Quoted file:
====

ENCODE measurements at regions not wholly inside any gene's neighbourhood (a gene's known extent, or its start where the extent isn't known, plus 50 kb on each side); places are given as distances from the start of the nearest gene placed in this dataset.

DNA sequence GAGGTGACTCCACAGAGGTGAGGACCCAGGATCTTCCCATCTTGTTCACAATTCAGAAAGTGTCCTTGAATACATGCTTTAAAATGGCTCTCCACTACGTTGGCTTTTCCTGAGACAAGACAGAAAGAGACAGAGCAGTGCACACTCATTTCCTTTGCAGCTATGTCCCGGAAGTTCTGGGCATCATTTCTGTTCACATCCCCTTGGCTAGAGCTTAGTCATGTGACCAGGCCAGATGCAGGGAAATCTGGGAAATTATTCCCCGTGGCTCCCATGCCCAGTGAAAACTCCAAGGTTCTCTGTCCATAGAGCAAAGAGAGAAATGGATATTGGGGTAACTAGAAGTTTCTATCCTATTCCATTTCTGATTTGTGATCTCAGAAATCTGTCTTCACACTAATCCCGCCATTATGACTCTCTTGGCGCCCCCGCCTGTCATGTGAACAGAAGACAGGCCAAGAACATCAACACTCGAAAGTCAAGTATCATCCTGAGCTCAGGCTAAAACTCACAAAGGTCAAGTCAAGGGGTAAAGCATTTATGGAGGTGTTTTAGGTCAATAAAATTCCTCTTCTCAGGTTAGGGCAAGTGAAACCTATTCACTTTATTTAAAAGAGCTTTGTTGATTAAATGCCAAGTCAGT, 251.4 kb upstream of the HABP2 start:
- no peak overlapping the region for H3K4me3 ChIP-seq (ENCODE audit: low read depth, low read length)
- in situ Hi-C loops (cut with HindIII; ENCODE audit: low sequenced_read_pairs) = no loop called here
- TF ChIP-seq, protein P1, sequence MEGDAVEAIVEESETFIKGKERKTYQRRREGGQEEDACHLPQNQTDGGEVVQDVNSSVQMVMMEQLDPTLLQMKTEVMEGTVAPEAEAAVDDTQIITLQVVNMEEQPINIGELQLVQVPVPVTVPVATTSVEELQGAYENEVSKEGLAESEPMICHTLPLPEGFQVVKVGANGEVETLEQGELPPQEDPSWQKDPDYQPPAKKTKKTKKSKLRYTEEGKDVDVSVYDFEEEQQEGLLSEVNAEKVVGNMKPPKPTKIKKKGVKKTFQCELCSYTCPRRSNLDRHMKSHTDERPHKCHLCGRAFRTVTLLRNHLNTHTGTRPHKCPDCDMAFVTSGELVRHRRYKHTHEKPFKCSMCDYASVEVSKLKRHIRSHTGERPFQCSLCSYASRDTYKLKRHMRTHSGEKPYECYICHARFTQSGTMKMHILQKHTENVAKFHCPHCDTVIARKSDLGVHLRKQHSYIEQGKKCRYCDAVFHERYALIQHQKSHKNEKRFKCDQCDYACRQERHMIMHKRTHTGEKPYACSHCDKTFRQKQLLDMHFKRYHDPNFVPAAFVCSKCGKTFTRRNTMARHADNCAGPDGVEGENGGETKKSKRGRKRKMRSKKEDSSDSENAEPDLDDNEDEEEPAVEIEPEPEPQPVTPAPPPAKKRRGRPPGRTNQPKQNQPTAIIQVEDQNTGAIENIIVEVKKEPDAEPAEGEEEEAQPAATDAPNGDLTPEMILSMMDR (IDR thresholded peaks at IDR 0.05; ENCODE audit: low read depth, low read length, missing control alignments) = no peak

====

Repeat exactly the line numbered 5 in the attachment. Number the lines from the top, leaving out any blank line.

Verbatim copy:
- TF ChIP-seq, protein P1, sequence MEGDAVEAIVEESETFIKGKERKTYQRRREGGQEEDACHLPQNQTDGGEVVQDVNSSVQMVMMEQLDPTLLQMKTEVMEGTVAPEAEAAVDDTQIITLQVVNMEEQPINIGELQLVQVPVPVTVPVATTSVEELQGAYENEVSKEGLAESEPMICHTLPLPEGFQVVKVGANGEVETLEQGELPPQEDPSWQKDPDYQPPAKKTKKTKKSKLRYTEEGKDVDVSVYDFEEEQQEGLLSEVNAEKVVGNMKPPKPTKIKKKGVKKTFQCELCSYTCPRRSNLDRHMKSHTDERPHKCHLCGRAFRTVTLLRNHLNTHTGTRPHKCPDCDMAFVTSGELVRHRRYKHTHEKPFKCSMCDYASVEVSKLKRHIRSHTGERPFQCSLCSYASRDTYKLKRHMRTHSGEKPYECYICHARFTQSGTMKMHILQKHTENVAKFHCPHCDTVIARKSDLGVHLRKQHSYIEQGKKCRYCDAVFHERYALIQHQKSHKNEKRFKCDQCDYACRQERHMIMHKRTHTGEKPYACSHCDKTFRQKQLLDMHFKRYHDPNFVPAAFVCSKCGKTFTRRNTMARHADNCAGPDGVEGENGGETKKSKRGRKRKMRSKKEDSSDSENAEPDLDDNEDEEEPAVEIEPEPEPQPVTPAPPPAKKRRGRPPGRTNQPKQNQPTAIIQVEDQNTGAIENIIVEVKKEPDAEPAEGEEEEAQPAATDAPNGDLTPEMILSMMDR (IDR thresholded peaks at IDR 0.05; ENCODE audit: low read depth, low read length, missing control alignments) = no peak